Scrimshaw Sperm Whale’s Tooth, Mid-19th Century

Description
Nearly every spot on this small sperm whale tooth is decorated. The center of the main side contains a generic US warship in the center, with a swallowtail pennant on the foremast, a homeward bound pennant on the main mast and a big American flag off the stern. Above it floats a thistle; below is a crosshatch basket of flowers. Vines connect the edges of the tooth to the other side, the bottom of which is etched with an American eagle shield with thistles in its beak and crossed American flags in its talons. Above it floats a heart with a star in the middle. Three arrows and a horn pierce it through the middle, and above floats another vine. On the final edge is a head-on view of a ship with studding sails flying. It appears to be an alternate view of the ship on the other side of the tooth, judging from its visible flags. Around the base of the tooth, a sharp dentil molding draws all the images together into one composition.
Scrimshaw began in the late 18th or early 19th century as the art of carving whale bone and ivory aboard whale ships. The crew on whalers had plenty of leisure time between sighting and chasing whales, and the hard parts of whales were readily available on voyages that could last up to four years.
In its simplest form, a tooth was removed from the lower jaw of a sperm whale and the surface was prepared by scraping and sanding until it was smooth. The easiest way to begin an etching was to smooth a print over the tooth, prick the outline of the image with a needle and then “connect-the-dots” once the paper was removed. This allowed even unskilled craftsmen to create fine carvings. Some sailors were skilled enough to etch their drawings freehand. After the lines were finished, they were filled in with lamp black or sometimes colored pigments.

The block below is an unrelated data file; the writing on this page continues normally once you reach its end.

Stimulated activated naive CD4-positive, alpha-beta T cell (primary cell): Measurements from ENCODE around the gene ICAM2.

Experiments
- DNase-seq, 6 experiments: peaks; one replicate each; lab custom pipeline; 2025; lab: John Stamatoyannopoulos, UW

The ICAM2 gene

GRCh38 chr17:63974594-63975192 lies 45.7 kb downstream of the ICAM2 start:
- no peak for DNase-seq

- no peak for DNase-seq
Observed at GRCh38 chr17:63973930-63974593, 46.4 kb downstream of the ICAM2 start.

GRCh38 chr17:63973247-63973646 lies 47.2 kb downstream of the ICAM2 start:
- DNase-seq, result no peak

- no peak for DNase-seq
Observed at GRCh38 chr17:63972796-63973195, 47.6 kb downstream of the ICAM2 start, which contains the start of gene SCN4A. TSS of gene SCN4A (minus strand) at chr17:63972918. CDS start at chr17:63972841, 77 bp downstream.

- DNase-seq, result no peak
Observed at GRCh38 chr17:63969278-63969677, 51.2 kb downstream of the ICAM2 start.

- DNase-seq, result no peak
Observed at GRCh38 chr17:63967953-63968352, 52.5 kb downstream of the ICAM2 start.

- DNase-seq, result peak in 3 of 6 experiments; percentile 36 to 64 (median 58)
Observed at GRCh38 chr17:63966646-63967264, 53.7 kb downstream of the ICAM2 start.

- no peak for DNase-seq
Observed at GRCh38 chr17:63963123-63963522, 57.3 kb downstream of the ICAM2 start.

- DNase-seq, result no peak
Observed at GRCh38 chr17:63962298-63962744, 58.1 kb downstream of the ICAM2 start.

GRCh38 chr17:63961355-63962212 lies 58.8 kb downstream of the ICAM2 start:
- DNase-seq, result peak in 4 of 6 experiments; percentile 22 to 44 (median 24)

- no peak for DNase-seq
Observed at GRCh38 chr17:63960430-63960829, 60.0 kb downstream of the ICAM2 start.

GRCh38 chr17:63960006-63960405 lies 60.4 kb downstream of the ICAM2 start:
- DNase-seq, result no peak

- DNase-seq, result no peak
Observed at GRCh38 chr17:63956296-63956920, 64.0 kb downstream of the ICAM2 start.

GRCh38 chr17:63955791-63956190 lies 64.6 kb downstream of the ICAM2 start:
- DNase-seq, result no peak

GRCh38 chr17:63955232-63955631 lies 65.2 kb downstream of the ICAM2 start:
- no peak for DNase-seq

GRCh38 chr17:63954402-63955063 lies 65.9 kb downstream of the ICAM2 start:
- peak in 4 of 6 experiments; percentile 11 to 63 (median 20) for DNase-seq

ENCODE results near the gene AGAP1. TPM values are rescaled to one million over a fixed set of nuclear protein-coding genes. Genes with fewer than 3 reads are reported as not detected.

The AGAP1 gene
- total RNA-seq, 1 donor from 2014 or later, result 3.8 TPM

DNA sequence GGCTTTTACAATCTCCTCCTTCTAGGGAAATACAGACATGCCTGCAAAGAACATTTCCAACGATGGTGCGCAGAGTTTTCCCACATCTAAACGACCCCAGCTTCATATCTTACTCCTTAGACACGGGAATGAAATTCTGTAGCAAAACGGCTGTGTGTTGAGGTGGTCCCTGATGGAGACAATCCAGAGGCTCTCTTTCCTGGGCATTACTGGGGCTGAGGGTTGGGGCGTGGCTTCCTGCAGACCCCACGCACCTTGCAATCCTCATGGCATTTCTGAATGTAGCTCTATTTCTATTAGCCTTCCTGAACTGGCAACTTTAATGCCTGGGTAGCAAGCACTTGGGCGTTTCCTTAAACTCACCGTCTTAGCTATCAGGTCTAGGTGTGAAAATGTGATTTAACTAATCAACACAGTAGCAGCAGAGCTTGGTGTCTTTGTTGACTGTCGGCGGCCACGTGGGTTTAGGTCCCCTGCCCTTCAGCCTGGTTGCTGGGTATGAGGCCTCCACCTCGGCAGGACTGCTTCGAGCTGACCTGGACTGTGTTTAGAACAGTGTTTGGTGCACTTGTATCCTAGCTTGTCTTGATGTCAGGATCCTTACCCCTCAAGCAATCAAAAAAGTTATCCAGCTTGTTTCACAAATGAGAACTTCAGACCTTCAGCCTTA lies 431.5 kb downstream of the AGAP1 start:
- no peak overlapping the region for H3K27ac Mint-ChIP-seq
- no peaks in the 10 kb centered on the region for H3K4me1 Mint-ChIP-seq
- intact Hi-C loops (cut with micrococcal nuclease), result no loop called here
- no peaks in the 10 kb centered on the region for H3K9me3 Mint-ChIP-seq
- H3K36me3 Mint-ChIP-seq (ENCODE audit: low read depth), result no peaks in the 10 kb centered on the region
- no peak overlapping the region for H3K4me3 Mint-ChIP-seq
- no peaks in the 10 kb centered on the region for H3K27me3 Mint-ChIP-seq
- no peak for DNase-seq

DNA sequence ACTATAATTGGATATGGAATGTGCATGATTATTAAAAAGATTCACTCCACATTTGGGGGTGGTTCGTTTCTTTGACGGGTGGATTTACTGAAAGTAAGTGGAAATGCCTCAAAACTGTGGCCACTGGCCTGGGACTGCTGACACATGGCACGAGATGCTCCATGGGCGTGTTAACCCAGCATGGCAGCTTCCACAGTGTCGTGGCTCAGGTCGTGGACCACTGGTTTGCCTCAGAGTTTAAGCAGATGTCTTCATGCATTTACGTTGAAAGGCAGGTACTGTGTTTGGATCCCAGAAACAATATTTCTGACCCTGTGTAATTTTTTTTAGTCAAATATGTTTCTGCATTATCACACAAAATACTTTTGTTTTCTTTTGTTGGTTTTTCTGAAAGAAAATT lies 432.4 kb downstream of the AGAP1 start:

Scrimshaw could be decorative, like simple sperm whale teeth, or they could be useful, as in ivory napkin rings, corset busks (stiffeners), swifts for winding yarn or pie crimpers. The sailor’s hand-carved scrimshaw was then given to loved ones back on shore as souvenirs of the hard and lonely life aboard long and dangerous voyages.
Location
Currently not on view
Object Name
tooth, whale
scrimshaw tooth, whale
Physical Description
scrimshaw (overall production method/technique)
tooth, ivory (overall material)
Measurements
overall: 5 1/4 in x 2 in; 13.335 cm x 5.08 cm
ID Number
TR*67.723
accession number
248268
catalog number
67.723
subject
Scrimshaw
Art
Cultures & Communities
Transportation
See more items in
Work and Industry: Maritime
Scrimshaw
Data Source
National Museum of American History, Kenneth E. Behring Center
Credit Line
Gift of Mr. and Mrs. Fielding Pope Meigs
Additional Media

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